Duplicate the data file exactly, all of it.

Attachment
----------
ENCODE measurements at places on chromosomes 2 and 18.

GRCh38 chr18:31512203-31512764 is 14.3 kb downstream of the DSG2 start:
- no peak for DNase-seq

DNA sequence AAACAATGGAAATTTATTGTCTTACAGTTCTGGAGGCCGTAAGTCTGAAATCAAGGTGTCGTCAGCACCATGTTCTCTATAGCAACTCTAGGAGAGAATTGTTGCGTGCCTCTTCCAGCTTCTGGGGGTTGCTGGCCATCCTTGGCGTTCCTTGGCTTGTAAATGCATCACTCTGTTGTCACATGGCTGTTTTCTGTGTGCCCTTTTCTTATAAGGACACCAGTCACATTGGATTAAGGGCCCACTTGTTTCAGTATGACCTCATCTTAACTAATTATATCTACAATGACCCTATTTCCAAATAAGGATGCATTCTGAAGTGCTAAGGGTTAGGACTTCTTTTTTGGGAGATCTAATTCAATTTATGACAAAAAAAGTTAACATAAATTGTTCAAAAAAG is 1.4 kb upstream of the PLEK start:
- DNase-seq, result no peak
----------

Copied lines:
ENCODE measurements at places on chromosomes 2 and 18.

GRCh38 chr18:31512203-31512764 is 14.3 kb downstream of the DSG2 start:
- no peak for DNase-seq

DNA sequence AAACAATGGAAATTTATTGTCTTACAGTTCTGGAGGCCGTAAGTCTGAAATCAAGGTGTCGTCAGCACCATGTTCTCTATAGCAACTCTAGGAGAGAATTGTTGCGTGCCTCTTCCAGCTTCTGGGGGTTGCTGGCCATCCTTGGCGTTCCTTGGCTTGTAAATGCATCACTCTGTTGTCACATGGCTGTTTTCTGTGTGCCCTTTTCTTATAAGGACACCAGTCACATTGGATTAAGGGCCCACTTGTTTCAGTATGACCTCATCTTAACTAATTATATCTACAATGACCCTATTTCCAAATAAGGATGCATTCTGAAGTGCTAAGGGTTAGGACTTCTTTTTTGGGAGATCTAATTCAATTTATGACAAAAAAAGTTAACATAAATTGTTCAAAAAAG is 1.4 kb upstream of the PLEK start:
- DNase-seq, result no peak